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MOVIE REVIEW: FTN reviews Glass

January 15th, 2019 by Andrew McCarroll Comments

Glass (15)
Director: M. Night Shyamalan
Stars: Bruce Willis, Samuel L Jackson, Anya Taylor-Joy, James McAvoy & Sarah Paulson
Running time: 2hrs 9mins

Security guard David Dunn uses his supernatural abilities to track Kevin Wendell Crumb, a disturbed man who has twenty-four personalities.

Liverpool FC was, for a while, the greatest team in the land. A confident, attacking team who captured people’s imaginations along with trophies (The Sixth Sense). Then, success would start to taper off. Although far from failures they were not hitting the heights they had just a few years previously (Unbreakable, Signs).

Then as quickly as it started. It stopped completely. The first place turned to second (The Village), second turned to fifth(Lady in the Water). Failure after failure (The Last Airbender, After Earth) until success was but a distant memory.

Blind faith not only went unrewarded, but it was also a punchline and cries of “Next year will be our year!” would be met with remorseless reality (The Happening). Success was now the abnormality and defeat was now routine. There was the odd League Cup victory to puncture the monotony (The Visit) but this was a far cry from when the name was associated with greatness.

Then out of nowhere, Liverpool went on a tear through the Champions League snatching an unlikely victory from what seemed another crushing defeat (Split).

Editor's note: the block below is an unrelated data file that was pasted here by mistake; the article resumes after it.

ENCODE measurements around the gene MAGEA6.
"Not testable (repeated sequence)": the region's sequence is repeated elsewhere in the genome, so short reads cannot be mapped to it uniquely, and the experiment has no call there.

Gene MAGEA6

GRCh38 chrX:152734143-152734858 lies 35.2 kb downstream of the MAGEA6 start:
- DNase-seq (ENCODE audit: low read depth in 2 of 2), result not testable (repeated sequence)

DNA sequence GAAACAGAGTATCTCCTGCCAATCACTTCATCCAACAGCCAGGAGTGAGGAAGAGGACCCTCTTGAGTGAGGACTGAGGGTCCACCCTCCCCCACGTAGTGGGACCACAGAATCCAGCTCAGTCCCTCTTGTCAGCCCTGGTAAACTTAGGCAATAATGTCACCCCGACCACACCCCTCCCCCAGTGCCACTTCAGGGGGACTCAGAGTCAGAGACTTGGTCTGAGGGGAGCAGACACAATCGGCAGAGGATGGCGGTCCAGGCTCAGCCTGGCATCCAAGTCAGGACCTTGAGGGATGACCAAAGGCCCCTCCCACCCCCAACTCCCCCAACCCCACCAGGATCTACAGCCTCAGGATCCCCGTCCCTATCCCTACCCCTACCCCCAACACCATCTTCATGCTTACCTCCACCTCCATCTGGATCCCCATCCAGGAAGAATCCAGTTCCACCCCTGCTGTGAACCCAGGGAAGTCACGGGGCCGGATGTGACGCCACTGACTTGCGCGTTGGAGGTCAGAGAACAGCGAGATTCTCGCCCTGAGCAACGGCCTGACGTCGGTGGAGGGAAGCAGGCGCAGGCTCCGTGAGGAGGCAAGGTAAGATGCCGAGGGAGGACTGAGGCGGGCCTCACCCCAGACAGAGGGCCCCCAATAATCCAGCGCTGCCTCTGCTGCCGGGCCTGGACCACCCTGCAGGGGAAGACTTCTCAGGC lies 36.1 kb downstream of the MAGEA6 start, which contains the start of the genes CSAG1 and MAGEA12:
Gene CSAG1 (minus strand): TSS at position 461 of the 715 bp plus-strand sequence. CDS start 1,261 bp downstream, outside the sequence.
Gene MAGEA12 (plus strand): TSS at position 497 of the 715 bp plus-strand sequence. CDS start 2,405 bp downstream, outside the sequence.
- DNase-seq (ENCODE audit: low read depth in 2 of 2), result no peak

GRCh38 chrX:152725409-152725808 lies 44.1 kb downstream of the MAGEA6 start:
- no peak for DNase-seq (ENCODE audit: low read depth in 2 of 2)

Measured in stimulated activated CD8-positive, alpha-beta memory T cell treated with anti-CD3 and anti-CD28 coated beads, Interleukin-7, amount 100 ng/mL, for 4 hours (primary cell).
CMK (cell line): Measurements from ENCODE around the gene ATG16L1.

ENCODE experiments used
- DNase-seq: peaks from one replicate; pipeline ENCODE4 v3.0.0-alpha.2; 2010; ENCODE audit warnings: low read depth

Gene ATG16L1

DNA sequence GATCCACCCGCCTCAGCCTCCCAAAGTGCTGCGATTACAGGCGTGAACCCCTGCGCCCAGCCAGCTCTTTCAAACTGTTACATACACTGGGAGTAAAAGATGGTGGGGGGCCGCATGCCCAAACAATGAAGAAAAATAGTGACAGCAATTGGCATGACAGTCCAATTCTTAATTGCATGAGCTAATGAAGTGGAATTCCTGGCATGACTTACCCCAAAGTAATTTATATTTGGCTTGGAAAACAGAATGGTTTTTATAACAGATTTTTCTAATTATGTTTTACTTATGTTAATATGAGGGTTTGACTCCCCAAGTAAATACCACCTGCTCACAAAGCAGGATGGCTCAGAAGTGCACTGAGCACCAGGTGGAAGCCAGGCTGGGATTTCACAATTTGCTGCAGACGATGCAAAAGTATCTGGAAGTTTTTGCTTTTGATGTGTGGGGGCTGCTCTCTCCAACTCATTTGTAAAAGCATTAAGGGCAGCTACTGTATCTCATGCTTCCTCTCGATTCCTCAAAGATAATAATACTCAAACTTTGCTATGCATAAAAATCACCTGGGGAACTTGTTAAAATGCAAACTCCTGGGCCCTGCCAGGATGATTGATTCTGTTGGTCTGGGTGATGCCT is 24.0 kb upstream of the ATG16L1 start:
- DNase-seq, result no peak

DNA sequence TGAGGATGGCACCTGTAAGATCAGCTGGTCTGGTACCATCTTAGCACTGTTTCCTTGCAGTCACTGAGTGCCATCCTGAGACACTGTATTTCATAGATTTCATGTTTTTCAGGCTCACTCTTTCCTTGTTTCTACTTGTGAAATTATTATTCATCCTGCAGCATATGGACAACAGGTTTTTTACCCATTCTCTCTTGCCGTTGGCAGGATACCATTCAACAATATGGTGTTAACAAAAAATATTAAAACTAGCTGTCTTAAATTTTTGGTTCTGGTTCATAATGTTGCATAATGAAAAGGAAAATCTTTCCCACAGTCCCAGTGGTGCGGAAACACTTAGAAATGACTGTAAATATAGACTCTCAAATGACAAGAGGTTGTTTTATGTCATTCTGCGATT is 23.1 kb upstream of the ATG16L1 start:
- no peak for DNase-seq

Hope had been restored.

The rebuild had begun. Faces from the past were mixed with ones from the present. Striking a balance until finally, it seemed like THIS IS OUR YEAR. Success wasn’t just expected it was pre-ordained. Then Steven Gerrard slipped and it all fell apart again(Glass).

Having rebuilt from ridicule, Shyamalan again slips up when he is handed an open goal with closing off the trilogy of arguably his most loved – and his most surprising – movies. But instead, he delivers an undisciplined mess.

18 years ago Unbreakable was a “comic book movie” before we had the chance to define what that meant (the first Spider-Man was still two years away). Here, burdened with that knowledge, Shyamalan moves away from everything that made his original stand out.

McAvoy now aware he is in a comic movie, strips away all the menace he had in Split and instead shifts comically between a lot of samey voices like Robin Williams in The Birdcage. Despite being the titular character, Jackson is given nothing to do past twitch his eye and explain how what the audience has just seen is tenuously linked to comic books.

The end of Split was a genuinely stunning moment that sparked the thought that maybe it was time to believe in Shyamalan again. Sadly, much like Liverpool, it’s the hope that kills you.

2 out of 5 Nerds

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Andrew McCarroll never quite built on the dizzying career heights that he hit at 6 years old, when as a member of the “Ghostbusters” he would charge his neighbours to remove any unwanted spectres. Now retired from slaying spooks, he spends his time obsessing over superheroes (especially Batman) and devouring shows like Dexter, Game of Thrones and Archer in a manner that would make Galactus proud. You can follow his rants on twitter @andymc1983